A fascinating, detailed article on peanuts sent to me by my long-time colleague and appreciator of fine writing Hembree Brandon, reminded me of a recent day well-spent touring craft breweries in Asheville, N.C., with two younger couples, whose names are withheld lest they ever want to run for public office. I was the designated driver.
At the last but one brewery and tasting spot, The Wicked Weed (Not certain where that moniker comes from but I can assure you that the only mind altering substance sampled was beer.), the scant food menu included boiled peanuts. I explained what a tasty southern delicacy is a boiled peanut. Skepticism greeted this opinion, but a bowl was ordered to appease the driver. Note: The only advantage of serving as designated driver is that passengers are willing to pony up funds for his meals and non-alcoholic libations.
One couple abstained from sampling the peanuts; the other insisted that I help myself as they began cautiously nibbling on the soft, salty, slippery treat. I ate a few, but, despite early grumblings about the sliminess of the delicacy, the bowl of boiled legumes was relegated to a pile of empty hulls before I could eat more than a half-dozen.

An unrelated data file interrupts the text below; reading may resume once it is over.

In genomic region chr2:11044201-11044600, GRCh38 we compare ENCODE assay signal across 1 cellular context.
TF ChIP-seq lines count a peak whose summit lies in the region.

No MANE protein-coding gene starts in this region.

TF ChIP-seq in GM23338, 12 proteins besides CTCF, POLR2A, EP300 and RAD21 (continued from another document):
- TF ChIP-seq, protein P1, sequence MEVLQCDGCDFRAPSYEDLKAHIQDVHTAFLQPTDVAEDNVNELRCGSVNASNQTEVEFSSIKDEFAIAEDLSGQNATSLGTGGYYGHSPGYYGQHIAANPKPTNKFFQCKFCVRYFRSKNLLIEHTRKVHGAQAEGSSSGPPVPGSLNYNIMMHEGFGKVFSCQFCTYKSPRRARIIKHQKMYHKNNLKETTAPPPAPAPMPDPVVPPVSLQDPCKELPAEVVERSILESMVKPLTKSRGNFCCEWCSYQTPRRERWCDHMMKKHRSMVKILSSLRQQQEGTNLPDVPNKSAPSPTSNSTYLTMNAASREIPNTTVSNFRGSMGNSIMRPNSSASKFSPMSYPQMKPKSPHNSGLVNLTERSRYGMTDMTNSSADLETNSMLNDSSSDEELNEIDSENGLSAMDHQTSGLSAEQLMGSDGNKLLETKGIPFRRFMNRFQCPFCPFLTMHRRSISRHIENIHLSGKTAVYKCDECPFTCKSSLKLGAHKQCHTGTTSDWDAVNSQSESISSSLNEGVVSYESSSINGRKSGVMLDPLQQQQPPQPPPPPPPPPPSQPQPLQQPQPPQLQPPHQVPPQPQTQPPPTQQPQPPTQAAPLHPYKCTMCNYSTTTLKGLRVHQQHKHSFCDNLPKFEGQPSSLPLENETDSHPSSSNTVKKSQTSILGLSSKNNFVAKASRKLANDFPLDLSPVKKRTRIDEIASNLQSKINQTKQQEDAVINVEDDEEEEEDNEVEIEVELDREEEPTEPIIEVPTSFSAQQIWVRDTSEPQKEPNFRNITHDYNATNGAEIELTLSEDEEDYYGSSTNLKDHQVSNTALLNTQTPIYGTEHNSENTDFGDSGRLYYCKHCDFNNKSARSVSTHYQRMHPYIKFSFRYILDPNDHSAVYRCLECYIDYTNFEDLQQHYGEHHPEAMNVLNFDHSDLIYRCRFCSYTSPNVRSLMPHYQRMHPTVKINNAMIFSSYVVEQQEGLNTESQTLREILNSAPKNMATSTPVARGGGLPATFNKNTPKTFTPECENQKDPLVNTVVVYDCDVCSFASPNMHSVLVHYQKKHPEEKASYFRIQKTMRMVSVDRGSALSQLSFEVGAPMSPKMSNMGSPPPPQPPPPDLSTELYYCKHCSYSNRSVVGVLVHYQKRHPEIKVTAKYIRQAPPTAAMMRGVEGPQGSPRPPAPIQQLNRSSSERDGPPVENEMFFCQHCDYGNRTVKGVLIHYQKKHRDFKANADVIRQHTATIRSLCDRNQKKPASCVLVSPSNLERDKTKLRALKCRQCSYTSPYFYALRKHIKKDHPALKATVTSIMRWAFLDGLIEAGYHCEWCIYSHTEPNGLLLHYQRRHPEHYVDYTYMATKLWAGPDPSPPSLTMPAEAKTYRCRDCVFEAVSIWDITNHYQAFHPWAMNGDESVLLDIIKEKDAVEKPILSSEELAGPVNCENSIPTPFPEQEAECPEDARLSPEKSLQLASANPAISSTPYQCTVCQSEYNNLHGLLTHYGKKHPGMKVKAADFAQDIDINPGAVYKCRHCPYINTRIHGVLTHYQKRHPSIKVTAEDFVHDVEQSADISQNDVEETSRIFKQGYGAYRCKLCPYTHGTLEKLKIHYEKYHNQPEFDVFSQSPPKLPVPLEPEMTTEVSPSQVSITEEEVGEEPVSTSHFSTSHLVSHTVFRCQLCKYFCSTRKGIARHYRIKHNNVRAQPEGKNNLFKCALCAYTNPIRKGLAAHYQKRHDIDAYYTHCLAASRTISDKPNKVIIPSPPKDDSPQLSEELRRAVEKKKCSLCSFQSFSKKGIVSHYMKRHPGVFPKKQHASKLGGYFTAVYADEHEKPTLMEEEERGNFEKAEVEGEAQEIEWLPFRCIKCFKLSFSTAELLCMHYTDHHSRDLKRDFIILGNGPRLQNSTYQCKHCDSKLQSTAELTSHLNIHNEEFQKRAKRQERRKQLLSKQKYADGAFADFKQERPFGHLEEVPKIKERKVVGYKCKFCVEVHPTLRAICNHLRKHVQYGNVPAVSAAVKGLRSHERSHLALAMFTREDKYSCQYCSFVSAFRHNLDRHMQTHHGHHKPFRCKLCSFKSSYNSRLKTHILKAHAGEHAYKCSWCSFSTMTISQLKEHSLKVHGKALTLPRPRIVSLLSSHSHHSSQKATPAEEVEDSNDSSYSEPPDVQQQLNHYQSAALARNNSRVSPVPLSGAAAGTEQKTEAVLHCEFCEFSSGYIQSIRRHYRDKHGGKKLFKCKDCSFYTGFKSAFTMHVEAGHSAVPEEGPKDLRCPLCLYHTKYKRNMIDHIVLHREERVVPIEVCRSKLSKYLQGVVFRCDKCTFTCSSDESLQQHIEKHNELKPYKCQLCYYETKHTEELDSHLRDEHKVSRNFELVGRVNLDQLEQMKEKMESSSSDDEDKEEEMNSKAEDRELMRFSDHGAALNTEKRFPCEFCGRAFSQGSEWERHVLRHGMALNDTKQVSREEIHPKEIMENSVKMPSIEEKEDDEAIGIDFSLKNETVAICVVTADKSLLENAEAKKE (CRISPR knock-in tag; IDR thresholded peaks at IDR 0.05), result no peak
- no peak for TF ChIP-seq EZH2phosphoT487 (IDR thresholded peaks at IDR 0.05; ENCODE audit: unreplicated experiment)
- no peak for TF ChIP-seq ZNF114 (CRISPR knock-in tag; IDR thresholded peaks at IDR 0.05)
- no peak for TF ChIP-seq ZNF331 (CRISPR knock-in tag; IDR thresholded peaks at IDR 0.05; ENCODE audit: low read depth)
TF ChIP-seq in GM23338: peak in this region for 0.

A boiled peanut is an acquired taste, but, apparently, a taste that may be acquired within a few minutes — coupled with a half-day of sampling craft beer. I’ve always thought boiled peanuts are best accompanied by a cold beer. I can’t imagine even the best, crisp, cold white wine as an appropriate beverage for boiled peanuts. It’s a snack more appropriately eaten on the tailgate of an old pickup, in a creaky porch swing, or in the stands of your favorite college football team.
It goes well with beer, even those ostentatious crafty ones, but, when driving or eating at church socials, washes down well with a cold Coca Cola. Some might prefer RC to capture the rural ambience, but I always associate RC with moon pies. It’s a matter of taste.
And boiled peanuts are all about taste. They are at the height of their flavor fresh from the boiling pot, plucked gingerly from a small paper bag and eaten hot. They remain tasty but lose a bit of their goober goodness as they cool down.
The article (https://bit.ly/2wbtG6y) Hembree sent explained how boiled peanuts have traveled far from the roadside stands in South Georgia where I first encountered them. Companies ship boiled peanuts to such exotic locales as New York City. Some prefer adding flavors, such as Cajun spices, to the brine that’s the essence of a boiled peanut’s being.
Not me. The appeal of a boiled peanut, I argue, is its humble origin, a tasty snack in a paper sack from a roadside stand—about as rural as it gets.